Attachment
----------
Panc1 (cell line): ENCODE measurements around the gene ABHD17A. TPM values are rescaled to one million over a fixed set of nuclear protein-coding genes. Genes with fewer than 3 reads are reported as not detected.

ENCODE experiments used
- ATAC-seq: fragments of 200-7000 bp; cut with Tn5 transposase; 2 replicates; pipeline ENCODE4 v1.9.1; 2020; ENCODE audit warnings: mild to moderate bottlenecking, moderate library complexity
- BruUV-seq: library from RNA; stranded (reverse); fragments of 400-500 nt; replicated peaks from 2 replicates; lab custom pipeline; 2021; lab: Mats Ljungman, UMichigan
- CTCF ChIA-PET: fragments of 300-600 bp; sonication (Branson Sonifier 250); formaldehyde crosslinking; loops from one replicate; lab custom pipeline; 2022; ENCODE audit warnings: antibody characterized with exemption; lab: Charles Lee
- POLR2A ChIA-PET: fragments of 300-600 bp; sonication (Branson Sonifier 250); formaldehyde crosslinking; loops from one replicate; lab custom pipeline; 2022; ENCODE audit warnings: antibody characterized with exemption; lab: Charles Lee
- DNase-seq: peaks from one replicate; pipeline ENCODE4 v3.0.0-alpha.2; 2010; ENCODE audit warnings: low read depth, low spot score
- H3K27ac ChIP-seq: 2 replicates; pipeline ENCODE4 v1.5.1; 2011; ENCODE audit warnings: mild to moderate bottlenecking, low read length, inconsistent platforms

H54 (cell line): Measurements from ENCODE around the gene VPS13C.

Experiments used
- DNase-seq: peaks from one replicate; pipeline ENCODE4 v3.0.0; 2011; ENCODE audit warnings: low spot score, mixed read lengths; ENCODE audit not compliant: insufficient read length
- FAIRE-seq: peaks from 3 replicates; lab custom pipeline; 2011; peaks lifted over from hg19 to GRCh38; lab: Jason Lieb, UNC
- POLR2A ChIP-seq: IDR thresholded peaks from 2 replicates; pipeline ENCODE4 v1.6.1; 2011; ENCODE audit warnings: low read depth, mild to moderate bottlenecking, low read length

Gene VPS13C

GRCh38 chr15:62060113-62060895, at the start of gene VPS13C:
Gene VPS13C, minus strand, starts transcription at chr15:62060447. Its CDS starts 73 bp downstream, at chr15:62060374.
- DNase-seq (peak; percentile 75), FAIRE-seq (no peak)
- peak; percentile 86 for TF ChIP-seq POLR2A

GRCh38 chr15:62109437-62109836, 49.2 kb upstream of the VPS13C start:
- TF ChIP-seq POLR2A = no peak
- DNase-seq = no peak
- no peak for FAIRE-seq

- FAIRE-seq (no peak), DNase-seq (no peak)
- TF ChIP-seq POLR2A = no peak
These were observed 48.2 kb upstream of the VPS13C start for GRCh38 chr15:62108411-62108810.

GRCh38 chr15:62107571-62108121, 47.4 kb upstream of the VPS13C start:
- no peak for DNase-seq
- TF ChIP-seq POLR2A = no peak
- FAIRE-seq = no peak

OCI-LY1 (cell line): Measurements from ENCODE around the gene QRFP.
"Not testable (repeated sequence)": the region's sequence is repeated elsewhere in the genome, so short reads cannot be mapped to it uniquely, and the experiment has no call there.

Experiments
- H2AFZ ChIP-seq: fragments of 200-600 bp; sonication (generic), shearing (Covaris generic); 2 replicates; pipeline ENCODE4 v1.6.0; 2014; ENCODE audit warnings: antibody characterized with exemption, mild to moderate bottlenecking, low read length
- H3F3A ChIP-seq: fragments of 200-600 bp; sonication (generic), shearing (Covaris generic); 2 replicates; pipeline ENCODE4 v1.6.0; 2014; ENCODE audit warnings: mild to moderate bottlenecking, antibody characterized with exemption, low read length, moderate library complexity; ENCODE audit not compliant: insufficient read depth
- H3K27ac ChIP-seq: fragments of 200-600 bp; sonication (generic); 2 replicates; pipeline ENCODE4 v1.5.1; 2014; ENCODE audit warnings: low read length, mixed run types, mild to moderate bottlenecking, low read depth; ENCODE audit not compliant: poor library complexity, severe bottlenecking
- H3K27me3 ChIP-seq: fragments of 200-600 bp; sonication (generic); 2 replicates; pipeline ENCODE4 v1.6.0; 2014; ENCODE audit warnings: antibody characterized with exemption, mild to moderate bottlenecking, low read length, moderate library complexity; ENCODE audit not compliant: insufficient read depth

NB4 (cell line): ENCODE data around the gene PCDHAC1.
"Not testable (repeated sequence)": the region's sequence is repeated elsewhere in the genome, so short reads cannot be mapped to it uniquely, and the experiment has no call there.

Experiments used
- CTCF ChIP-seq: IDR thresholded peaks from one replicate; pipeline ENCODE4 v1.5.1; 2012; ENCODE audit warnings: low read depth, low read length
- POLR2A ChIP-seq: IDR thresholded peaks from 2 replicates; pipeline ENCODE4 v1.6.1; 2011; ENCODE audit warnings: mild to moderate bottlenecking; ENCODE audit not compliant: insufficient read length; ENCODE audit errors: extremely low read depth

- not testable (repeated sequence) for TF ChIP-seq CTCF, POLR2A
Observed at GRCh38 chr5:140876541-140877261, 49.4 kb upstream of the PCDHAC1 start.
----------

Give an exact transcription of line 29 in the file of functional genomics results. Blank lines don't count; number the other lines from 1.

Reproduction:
- FAIRE-seq = no peak